Bailey, Philip with Keith Zimmerman & Kent Zimmerman. Shining Star: Braving the Elements of Earth, Wind & Fire. Viking. Apr. 2014. 256p. ISBN 9780670785889. $28.95. MUSIC
Ninety million records sold. Eight Grammy awards. Lot of platinum and gold records. And lead singer Bailey’s leaping multi-octave range. The numbers speak for themselves, but Bailey has more to say in this memoir, which ranges from Earth, Wind, & Fire’s early years to founder Maurice White’s disbanding the group in 1983 to Bailey’s solo career (which gave us “Easy Lover”) to the group’s reuniting and eventual ascension to the Rock and Roll Hall of Fame.
George, Nelson. The Hippest Trip in America: Soul Train and the Evolution of Culture & Style. Morrow. Apr. 2014. 352p. ISBN 9780062221032. $27.99. MUSIC
Distinguished critic George, the author of Where Did Our Love Go? and other key black music histories, here tells the story of a variety show that took America on one hip trip. Debuting in 1971, Soul Train featured performers that appealed to young African Americans, ranging from James Brown to Christine Aguilera, with the sound of jazz, gospel, and rhythm & blues ringing through. With a 75,000-copy first printing; pushed back from February.
Leibovitz, Liel. A Broken Hallelujah: Rock ’n’ Roll, Redemption, and the Life of Leonard Cohen. Norton. Apr. 2014. 256p. ISBN 9780393082050. $25.95. MUSIC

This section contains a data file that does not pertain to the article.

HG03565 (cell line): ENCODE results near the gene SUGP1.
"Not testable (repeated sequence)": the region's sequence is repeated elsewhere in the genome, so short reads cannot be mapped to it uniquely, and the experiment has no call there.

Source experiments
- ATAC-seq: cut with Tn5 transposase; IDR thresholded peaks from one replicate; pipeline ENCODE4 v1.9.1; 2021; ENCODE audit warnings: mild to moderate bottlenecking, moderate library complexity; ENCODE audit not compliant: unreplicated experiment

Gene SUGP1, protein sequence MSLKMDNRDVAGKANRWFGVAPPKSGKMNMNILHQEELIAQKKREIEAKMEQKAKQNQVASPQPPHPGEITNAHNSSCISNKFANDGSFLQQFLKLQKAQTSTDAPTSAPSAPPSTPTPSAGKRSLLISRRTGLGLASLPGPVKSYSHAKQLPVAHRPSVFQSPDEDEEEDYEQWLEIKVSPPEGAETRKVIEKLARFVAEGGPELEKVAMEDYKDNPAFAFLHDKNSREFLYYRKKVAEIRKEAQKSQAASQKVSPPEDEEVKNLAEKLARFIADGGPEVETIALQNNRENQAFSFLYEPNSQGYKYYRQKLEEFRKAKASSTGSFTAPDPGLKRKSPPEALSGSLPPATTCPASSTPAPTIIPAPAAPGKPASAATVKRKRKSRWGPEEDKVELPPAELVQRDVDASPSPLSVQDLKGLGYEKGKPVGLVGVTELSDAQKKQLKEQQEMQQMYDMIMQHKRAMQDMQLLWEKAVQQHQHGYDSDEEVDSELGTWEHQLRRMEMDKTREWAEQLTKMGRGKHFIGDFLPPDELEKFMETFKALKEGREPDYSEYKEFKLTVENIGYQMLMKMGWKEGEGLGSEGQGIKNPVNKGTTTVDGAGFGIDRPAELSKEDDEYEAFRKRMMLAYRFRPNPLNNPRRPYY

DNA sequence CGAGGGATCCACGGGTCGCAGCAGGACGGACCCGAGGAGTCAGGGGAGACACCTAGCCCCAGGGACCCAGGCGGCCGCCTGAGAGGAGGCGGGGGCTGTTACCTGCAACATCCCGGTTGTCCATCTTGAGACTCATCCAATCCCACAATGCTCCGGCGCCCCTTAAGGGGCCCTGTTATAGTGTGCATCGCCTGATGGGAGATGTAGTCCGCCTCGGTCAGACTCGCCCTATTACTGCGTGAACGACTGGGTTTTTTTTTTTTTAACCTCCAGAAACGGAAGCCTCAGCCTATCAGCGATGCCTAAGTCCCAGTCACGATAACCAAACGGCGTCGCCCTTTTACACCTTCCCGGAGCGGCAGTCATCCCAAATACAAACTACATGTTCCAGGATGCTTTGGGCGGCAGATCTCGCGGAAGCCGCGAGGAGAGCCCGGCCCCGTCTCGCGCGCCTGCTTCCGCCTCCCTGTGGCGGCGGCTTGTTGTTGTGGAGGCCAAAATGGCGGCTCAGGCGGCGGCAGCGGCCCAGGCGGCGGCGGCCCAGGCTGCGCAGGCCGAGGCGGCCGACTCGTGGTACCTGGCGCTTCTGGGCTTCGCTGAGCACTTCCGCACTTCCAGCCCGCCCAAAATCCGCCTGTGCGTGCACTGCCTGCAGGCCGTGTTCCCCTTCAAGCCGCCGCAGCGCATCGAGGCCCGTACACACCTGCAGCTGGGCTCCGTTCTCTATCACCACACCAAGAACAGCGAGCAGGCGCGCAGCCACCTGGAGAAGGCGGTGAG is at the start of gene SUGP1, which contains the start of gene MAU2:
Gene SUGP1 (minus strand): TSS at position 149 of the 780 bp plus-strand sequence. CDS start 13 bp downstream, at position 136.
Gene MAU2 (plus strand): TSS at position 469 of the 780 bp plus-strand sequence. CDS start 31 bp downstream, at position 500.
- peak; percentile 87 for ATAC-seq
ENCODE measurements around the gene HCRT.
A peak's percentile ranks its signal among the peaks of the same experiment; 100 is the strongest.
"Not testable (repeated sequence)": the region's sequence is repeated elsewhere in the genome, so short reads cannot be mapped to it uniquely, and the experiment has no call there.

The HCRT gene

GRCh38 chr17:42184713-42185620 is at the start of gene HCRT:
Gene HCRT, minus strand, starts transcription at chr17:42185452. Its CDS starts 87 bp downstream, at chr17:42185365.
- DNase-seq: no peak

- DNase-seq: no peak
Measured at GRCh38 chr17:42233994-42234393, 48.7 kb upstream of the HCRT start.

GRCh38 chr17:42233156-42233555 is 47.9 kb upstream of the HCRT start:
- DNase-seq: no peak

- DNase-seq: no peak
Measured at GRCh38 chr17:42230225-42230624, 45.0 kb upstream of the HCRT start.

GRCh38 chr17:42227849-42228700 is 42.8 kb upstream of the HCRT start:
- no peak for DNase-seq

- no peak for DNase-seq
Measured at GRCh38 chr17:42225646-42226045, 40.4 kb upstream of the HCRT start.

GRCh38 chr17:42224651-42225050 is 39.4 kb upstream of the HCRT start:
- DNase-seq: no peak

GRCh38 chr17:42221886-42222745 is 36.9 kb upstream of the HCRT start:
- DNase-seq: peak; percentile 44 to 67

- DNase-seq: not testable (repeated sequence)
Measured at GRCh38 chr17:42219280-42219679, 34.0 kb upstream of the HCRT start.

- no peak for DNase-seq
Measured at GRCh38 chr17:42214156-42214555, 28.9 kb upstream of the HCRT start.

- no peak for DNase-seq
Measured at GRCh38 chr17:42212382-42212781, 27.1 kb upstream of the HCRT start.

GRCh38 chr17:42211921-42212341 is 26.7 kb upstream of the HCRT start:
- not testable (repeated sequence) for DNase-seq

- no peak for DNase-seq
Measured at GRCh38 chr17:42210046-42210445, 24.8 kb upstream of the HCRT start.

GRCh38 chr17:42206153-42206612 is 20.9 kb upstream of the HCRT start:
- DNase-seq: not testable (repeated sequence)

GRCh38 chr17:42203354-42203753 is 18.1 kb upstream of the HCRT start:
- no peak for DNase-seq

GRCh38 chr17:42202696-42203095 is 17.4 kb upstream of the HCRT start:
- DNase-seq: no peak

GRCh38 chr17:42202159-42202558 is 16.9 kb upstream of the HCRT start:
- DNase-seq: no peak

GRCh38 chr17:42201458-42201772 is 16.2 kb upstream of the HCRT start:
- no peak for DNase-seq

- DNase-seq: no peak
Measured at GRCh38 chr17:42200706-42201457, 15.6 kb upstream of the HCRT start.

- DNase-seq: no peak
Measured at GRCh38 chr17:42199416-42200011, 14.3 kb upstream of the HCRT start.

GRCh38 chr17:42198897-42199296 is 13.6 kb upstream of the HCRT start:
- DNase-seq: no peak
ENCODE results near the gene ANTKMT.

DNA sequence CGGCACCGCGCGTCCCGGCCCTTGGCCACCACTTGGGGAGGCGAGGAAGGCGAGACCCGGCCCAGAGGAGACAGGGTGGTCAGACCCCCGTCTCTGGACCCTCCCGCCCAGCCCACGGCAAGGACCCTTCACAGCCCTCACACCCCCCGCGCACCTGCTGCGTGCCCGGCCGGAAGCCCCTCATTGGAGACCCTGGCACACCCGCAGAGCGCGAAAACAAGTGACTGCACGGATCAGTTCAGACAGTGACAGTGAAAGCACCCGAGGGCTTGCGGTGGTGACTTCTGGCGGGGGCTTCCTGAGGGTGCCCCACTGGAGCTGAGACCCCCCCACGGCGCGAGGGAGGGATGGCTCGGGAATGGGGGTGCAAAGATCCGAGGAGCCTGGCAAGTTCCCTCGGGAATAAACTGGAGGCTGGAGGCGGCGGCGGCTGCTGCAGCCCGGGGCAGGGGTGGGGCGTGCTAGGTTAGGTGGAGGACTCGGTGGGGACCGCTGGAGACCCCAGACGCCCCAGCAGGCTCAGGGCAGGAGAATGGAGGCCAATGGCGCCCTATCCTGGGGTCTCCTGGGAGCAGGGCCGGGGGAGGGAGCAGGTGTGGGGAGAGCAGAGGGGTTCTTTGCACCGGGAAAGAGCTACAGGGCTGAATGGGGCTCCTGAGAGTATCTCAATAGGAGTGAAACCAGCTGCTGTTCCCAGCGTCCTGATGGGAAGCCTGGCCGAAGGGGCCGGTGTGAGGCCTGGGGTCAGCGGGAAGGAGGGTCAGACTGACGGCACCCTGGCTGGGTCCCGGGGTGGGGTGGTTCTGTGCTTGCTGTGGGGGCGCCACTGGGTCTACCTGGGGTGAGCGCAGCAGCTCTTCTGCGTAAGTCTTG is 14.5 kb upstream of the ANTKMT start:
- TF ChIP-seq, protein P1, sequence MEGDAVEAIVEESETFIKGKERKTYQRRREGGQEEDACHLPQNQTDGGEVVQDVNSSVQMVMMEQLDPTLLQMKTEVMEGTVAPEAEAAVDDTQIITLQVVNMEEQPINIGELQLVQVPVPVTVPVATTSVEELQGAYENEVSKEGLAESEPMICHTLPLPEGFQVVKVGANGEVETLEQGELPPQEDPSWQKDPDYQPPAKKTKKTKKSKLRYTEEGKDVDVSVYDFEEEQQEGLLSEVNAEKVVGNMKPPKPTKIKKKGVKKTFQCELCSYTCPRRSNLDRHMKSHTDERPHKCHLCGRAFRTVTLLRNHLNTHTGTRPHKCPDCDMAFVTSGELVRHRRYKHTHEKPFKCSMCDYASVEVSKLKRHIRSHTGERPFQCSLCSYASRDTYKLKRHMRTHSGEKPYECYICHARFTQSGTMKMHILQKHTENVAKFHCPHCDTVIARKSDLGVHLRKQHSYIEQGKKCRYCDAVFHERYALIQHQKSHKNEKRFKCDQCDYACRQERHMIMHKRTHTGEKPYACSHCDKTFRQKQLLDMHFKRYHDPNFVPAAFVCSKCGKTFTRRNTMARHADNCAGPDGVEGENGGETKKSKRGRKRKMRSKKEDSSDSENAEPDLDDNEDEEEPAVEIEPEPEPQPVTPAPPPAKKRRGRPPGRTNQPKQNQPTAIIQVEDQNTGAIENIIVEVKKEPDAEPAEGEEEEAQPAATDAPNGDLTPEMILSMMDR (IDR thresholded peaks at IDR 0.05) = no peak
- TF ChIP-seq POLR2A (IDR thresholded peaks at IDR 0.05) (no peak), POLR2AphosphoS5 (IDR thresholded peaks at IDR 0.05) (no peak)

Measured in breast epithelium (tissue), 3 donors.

Canadian singer/songwriter Leonard Cohen has had quite a career, from classics like the late-Sixties “Suzanne” and the early-Eighties “Hallelujah” to his album Old Ideas, released in January 2012 and his highest-charting release in America ever. Leibovitz, a visiting professor at New York University whose coauthored books include Lili Marlene and The Chosen Peoples, limns Cohen’s life and explains why he is still big.
Robinson, Lisa. There Goes Gravity: A Life in Rock and Roll. Riverhead. Apr. 2014. 368p. ISBN 9781594487149. $27.95. MUSIC
A contributing editor at Vanity Fair, Robinson has been covering the rock scene for four decades, and does she have stories to tell. Imagine introducing David Bowie and Lou Reed, discussing nail polish with tweener Michael Jackson, making sure that Elvis Costello gets that record deal, and standing by as Led Zeppelin’s manager pulled out a gun. Fans will drool.